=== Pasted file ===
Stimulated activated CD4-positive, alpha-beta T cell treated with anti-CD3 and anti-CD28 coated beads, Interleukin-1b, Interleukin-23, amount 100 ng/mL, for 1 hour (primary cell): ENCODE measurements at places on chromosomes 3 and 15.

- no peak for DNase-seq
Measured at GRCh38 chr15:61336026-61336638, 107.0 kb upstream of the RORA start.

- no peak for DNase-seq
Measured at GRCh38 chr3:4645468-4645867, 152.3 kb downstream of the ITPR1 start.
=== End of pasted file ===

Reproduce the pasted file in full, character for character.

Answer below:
Stimulated activated CD4-positive, alpha-beta T cell treated with anti-CD3 and anti-CD28 coated beads, Interleukin-1b, Interleukin-23, amount 100 ng/mL, for 1 hour (primary cell): ENCODE measurements at places on chromosomes 3 and 15.

- no peak for DNase-seq
Measured at GRCh38 chr15:61336026-61336638, 107.0 kb upstream of the RORA start.

- no peak for DNase-seq
Measured at GRCh38 chr3:4645468-4645867, 152.3 kb downstream of the ITPR1 start.